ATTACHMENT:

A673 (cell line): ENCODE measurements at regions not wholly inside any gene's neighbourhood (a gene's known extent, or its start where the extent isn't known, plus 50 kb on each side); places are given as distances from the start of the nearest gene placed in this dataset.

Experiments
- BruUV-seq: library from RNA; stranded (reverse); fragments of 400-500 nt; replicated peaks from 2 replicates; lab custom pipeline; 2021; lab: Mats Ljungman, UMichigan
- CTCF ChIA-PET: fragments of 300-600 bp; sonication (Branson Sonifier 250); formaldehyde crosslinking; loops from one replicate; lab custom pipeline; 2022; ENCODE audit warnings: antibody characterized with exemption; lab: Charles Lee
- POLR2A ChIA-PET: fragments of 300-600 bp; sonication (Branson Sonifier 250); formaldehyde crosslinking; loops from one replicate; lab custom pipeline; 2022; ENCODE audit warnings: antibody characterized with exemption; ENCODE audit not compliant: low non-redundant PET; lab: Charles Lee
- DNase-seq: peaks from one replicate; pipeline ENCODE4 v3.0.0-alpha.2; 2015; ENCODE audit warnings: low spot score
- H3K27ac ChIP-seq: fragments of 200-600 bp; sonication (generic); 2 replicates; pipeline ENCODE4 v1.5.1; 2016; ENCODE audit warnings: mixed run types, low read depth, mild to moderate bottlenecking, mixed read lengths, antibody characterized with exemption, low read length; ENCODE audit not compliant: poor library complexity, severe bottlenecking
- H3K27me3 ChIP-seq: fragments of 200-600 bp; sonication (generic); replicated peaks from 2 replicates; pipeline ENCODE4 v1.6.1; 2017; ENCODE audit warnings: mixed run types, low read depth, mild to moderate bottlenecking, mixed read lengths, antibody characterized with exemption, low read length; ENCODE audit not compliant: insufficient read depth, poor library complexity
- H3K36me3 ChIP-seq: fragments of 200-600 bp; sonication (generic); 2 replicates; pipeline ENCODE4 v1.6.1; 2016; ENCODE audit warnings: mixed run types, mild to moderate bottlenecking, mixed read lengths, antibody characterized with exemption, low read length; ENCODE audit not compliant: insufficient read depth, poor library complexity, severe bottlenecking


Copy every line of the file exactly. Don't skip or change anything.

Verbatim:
A673 (cell line): ENCODE measurements at regions not wholly inside any gene's neighbourhood (a gene's known extent, or its start where the extent isn't known, plus 50 kb on each side); places are given as distances from the start of the nearest gene placed in this dataset.

Experiments
- BruUV-seq: library from RNA; stranded (reverse); fragments of 400-500 nt; replicated peaks from 2 replicates; lab custom pipeline; 2021; lab: Mats Ljungman, UMichigan
- CTCF ChIA-PET: fragments of 300-600 bp; sonication (Branson Sonifier 250); formaldehyde crosslinking; loops from one replicate; lab custom pipeline; 2022; ENCODE audit warnings: antibody characterized with exemption; lab: Charles Lee
- POLR2A ChIA-PET: fragments of 300-600 bp; sonication (Branson Sonifier 250); formaldehyde crosslinking; loops from one replicate; lab custom pipeline; 2022; ENCODE audit warnings: antibody characterized with exemption; ENCODE audit not compliant: low non-redundant PET; lab: Charles Lee
- DNase-seq: peaks from one replicate; pipeline ENCODE4 v3.0.0-alpha.2; 2015; ENCODE audit warnings: low spot score
- H3K27ac ChIP-seq: fragments of 200-600 bp; sonication (generic); 2 replicates; pipeline ENCODE4 v1.5.1; 2016; ENCODE audit warnings: mixed run types, low read depth, mild to moderate bottlenecking, mixed read lengths, antibody characterized with exemption, low read length; ENCODE audit not compliant: poor library complexity, severe bottlenecking
- H3K27me3 ChIP-seq: fragments of 200-600 bp; sonication (generic); replicated peaks from 2 replicates; pipeline ENCODE4 v1.6.1; 2017; ENCODE audit warnings: mixed run types, low read depth, mild to moderate bottlenecking, mixed read lengths, antibody characterized with exemption, low read length; ENCODE audit not compliant: insufficient read depth, poor library complexity
- H3K36me3 ChIP-seq: fragments of 200-600 bp; sonication (generic); 2 replicates; pipeline ENCODE4 v1.6.1; 2016; ENCODE audit warnings: mixed run types, mild to moderate bottlenecking, mixed read lengths, antibody characterized with exemption, low read length; ENCODE audit not compliant: insufficient read depth, poor library complexity, severe bottlenecking